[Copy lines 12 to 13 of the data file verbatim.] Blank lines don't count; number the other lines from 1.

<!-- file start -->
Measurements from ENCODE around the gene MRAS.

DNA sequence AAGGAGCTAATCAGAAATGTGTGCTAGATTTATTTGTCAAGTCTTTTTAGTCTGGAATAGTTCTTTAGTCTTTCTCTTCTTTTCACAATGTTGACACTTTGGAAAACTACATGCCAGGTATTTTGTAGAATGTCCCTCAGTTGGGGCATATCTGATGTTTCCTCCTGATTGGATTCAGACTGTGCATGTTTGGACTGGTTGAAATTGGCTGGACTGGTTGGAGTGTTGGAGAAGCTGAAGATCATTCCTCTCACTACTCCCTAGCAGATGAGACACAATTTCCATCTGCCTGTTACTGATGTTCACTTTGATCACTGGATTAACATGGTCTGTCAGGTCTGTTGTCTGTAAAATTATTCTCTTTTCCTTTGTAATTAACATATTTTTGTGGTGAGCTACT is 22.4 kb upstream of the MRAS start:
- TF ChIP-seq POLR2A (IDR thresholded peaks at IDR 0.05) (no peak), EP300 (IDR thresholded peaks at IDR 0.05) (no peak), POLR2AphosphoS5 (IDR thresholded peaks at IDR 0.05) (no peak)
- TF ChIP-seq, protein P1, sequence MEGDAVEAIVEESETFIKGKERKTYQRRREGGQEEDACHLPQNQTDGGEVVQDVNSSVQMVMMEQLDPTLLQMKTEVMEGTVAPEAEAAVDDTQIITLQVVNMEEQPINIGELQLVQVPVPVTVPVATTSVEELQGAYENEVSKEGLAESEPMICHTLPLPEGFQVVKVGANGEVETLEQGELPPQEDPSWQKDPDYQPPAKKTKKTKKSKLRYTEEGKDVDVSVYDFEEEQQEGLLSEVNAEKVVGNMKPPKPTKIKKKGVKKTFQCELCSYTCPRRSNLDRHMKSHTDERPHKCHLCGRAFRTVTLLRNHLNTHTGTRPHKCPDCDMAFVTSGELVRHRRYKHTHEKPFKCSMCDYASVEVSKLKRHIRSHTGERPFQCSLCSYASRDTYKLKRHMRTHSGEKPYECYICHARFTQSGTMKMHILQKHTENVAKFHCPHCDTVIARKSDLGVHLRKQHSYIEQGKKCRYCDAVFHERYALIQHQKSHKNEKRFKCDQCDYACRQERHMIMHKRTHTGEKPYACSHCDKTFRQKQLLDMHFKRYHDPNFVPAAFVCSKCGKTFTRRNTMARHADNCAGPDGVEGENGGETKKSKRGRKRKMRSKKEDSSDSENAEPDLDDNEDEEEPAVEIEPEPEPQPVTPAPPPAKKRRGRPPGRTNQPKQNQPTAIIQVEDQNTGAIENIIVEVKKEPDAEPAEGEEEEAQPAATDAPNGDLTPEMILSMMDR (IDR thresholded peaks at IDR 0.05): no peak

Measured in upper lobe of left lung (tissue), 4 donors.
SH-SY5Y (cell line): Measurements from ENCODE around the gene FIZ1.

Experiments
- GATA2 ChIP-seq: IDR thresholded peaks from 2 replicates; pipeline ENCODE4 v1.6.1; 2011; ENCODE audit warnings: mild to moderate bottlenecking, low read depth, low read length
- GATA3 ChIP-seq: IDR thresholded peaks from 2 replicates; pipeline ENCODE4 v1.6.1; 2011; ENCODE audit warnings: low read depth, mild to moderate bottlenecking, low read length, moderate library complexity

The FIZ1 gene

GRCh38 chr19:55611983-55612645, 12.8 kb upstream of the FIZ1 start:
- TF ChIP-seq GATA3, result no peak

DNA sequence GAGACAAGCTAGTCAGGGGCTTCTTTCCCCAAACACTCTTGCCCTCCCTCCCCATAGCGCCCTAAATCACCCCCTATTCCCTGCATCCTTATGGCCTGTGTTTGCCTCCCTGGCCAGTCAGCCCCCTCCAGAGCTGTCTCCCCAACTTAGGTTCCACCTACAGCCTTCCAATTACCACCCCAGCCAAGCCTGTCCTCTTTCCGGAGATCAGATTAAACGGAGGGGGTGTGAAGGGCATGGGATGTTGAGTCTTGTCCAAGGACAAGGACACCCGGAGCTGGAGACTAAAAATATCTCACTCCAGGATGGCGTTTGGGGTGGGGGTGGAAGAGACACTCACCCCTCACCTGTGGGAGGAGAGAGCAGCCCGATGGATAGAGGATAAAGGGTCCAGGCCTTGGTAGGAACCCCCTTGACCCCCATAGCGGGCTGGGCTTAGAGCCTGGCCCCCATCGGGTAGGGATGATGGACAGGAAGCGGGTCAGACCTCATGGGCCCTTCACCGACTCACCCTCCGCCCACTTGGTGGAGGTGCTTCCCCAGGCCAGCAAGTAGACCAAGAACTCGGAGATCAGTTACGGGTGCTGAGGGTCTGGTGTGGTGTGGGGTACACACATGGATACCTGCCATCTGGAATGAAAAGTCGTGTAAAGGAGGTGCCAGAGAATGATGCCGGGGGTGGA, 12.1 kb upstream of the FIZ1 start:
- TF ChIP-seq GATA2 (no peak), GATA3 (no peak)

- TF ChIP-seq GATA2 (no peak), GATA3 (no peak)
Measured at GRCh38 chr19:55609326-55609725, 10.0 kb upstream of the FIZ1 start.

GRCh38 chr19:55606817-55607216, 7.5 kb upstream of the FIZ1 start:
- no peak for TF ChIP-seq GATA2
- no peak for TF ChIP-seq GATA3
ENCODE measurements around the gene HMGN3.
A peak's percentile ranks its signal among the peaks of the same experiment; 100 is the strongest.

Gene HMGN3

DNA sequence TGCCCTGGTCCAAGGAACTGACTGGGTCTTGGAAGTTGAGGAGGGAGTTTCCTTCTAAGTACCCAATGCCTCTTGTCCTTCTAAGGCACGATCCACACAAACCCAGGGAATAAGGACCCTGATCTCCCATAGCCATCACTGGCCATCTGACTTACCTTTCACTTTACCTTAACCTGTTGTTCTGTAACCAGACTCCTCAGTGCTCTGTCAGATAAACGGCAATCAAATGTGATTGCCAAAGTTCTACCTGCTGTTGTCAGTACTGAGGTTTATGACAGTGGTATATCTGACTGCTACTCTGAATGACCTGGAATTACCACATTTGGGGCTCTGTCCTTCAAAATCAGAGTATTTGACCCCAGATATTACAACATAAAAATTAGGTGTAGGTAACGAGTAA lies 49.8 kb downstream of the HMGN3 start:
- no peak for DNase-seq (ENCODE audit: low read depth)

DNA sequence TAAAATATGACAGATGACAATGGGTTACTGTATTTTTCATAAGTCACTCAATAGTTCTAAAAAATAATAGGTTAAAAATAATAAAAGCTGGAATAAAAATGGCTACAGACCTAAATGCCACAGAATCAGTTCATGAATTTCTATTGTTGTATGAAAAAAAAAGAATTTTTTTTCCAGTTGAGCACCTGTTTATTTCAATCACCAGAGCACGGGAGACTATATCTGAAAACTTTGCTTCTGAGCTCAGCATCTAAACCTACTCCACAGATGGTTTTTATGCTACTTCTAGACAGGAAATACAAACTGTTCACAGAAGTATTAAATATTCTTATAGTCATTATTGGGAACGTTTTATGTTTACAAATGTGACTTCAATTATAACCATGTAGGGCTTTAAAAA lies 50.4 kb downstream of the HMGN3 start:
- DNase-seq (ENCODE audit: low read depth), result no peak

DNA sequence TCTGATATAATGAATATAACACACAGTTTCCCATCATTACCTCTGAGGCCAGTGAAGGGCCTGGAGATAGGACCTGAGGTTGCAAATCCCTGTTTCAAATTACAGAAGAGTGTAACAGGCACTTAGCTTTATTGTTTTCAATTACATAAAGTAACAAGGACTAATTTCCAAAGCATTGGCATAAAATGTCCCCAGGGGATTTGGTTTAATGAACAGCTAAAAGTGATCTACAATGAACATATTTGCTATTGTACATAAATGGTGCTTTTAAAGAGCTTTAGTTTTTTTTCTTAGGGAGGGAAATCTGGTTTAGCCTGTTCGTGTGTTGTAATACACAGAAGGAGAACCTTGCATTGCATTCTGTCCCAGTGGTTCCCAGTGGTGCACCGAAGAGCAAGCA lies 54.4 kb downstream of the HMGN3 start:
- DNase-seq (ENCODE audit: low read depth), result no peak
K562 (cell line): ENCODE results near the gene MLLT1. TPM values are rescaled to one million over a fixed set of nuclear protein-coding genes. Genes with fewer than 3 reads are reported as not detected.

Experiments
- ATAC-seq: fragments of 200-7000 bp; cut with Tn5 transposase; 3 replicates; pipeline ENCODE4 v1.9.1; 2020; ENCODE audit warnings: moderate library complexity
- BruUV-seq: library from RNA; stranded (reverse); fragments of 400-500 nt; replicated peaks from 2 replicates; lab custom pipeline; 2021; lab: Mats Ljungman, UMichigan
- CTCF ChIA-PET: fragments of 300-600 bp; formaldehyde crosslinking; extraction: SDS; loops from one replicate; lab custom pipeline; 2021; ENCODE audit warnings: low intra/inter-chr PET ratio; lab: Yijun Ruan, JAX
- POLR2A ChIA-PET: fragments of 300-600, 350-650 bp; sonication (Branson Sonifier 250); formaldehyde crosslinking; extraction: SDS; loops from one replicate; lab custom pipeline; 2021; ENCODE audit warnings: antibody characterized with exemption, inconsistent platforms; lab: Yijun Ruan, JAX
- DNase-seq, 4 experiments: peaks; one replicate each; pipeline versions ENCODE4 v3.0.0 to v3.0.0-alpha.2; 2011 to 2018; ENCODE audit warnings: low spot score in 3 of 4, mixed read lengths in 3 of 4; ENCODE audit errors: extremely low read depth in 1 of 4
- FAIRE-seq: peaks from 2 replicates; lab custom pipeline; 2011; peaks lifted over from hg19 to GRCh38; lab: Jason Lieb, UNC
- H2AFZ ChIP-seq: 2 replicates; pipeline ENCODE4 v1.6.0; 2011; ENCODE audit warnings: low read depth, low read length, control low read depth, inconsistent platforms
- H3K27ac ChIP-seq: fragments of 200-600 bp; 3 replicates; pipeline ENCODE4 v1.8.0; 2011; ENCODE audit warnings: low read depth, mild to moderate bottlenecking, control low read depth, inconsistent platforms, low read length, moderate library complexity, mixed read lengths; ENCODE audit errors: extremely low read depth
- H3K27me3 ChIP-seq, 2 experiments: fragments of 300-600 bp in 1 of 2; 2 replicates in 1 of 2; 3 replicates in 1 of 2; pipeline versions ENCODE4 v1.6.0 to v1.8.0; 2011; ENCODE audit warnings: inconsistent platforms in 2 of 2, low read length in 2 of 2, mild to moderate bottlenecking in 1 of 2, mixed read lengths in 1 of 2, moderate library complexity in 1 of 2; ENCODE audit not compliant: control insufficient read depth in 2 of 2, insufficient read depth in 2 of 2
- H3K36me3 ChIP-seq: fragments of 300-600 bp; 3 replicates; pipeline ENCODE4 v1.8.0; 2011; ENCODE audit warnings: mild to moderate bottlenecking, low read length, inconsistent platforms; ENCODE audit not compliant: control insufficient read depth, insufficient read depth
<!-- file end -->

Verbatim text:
- TF ChIP-seq GATA3, result no peak

DNA sequence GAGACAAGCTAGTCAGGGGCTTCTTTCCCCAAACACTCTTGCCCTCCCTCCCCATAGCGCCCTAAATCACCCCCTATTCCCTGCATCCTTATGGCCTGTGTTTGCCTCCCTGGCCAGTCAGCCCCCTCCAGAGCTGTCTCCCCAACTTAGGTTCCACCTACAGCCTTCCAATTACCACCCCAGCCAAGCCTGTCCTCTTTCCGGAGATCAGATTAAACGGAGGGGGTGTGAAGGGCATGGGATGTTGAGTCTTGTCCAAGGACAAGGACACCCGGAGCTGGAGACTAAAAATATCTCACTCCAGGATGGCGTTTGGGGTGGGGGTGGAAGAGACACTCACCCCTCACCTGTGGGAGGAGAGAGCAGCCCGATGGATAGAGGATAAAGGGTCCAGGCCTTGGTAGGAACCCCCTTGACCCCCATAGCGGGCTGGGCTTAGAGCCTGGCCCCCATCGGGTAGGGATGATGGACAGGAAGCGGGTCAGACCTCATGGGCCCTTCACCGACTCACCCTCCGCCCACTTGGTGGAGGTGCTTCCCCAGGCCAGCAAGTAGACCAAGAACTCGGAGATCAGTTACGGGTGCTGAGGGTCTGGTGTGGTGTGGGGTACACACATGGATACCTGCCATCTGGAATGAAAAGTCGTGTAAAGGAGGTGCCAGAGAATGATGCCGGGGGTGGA, 12.1 kb upstream of the FIZ1 start: